Errors in Nondiscrimination Acts created by Congress

Discussion in 'Politics' started by alpha-1, Feb 23, 2009.

  1. alpha-1

    alpha-1 Rookie

    Feb 23, 2009
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    In dealing with some civil cases I have in the United States District Court I discovered that there were errors in the Nondiscrimination Acts created by Congress as they pertain to the Department of Housing and Urban Development (HUD). The errors make the acts unconstitutional. The errors are contained in Title VIII of the Civil Rights Act of 1968 (Fair Housing Act), Title II of the American with Disabilities Act of 1990(ADA), Section 504 Rehabilitation Act of 1973, and Title VI of the Civil Rights Act of 1964. What makes these Acts unconstitutional pertaining to HUD is that the nondiscrimination clauses in the Acts do not include HUD. This violates the first amendment clause, Congress shall make no law that abridges the right of a citizen to bring grievances for redress in the courts. This also violates the Fifth Amendment right to equal protection of the law and to due process and to due process under the Fourteenth Amendment. If congress had included a phrase like, "the department included," or similar in the nondiscrimination clause of the Acts it would have made them constitutional.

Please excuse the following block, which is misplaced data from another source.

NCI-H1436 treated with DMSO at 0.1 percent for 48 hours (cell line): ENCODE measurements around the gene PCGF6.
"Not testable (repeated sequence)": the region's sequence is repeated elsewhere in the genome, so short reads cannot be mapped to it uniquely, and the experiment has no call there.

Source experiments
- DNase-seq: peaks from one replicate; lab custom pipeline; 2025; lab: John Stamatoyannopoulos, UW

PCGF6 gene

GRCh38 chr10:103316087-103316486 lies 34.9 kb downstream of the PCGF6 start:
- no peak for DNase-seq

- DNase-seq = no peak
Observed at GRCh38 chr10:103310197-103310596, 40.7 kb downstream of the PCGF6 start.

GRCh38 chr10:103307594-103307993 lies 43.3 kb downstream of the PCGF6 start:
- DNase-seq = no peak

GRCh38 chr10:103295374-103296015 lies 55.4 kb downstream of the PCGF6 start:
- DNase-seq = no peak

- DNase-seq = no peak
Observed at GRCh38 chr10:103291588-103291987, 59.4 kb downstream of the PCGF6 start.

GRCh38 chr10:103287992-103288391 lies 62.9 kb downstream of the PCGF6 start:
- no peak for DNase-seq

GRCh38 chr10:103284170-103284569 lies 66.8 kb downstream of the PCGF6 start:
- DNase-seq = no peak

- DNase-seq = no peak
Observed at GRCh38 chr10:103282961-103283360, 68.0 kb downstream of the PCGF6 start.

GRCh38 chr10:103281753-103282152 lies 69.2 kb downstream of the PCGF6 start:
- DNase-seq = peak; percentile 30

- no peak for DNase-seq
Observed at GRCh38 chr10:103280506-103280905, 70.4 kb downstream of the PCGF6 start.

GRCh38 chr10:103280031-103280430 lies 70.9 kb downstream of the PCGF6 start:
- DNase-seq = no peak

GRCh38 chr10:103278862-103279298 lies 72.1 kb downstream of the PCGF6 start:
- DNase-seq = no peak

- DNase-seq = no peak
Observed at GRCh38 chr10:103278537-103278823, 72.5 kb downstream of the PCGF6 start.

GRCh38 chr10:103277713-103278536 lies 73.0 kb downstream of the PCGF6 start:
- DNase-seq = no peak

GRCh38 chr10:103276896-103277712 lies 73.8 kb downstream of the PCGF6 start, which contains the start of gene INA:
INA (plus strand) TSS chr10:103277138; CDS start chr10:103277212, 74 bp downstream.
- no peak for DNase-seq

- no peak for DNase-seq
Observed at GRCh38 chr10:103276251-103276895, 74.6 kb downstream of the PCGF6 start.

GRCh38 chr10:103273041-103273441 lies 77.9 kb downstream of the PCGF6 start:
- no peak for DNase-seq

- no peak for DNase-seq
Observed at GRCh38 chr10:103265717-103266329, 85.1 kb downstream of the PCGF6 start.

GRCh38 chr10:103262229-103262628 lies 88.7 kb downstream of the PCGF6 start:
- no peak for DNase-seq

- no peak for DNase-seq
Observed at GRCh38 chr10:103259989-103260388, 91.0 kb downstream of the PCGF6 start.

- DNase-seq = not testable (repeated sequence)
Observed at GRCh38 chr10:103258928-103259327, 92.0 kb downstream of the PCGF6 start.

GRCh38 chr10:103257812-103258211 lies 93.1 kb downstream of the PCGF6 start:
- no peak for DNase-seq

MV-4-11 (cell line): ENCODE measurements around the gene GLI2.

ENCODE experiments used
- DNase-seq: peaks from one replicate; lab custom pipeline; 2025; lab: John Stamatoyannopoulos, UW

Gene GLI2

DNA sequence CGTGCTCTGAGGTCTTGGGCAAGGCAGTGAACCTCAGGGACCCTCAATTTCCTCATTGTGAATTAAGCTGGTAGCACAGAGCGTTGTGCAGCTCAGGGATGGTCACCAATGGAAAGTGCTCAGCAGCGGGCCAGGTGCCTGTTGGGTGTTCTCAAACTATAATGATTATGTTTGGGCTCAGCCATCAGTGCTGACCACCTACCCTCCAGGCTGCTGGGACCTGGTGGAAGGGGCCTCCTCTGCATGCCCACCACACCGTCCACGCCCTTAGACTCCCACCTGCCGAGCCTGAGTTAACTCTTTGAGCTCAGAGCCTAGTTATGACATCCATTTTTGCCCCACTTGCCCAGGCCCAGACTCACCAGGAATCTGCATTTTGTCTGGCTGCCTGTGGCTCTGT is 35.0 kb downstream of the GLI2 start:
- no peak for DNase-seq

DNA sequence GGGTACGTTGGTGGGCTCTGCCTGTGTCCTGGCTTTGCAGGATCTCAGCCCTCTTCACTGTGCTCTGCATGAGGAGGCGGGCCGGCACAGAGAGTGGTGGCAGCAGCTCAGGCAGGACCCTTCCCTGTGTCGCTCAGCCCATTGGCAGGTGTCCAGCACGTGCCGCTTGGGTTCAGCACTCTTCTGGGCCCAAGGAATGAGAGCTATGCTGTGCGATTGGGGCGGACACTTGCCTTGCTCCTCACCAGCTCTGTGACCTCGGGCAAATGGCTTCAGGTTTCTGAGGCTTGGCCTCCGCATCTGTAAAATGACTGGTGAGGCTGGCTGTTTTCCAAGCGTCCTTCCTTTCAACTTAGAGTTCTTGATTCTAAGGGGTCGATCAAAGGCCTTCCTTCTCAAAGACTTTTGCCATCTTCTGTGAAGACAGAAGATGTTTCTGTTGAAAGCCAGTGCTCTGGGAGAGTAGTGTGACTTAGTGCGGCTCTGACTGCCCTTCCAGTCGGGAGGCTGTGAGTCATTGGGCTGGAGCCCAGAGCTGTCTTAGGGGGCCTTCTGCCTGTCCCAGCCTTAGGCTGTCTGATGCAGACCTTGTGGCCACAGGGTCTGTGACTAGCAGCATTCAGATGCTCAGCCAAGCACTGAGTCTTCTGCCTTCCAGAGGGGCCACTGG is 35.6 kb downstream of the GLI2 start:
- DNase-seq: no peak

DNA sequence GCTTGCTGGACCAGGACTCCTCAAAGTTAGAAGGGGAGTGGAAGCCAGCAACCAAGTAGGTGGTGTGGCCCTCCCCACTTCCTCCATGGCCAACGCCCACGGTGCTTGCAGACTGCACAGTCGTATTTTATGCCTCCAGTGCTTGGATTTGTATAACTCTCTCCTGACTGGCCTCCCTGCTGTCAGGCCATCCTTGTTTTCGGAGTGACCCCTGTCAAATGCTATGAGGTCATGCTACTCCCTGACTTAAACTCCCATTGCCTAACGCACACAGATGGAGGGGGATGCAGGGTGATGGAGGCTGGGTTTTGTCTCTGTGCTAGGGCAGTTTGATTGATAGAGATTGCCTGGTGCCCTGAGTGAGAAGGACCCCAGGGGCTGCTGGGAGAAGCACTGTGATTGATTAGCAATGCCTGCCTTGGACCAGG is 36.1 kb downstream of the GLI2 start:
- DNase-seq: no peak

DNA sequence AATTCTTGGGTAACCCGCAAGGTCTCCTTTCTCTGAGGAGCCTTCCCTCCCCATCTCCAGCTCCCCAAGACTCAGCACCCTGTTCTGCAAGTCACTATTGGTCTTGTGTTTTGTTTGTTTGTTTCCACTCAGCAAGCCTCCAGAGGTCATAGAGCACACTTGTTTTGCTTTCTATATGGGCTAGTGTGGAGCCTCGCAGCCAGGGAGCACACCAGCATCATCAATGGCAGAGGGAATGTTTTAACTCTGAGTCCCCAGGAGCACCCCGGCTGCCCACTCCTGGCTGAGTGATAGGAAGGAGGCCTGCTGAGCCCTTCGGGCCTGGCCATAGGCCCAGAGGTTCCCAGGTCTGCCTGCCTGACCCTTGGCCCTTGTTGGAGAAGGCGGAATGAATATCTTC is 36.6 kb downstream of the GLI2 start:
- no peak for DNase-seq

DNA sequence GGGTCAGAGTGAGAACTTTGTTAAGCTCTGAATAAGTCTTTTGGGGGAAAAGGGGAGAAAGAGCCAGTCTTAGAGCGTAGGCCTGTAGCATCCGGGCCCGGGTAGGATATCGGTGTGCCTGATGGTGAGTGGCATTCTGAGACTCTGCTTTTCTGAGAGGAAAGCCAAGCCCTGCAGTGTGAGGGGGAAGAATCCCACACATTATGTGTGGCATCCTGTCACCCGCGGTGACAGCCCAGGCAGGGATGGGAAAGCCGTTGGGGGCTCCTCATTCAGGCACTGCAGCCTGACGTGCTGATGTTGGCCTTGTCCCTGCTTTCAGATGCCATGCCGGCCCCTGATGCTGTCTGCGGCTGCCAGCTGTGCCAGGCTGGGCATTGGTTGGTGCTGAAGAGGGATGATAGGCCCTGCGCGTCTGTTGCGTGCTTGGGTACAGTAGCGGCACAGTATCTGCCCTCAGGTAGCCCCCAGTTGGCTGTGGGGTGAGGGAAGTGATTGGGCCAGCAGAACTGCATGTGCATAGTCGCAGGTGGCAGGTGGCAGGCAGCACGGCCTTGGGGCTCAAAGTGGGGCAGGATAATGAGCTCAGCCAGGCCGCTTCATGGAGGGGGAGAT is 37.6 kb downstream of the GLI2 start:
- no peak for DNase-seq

HUD was empowered to prevent discrimination through the Acts. At the same time the Acts exclude HUD from the nondiscrimination. HUD can legally discriminate and rely on the Eleventh Amendment Sovereign Immunity of the United States Government as a defense if challenged.
    See, to compare information,, The United States Constitution - The U.S. Constitution Online,,,CFR Title 24, Volume 1, CFR Title 24, Volume 1, grants_statutes/titlevi.

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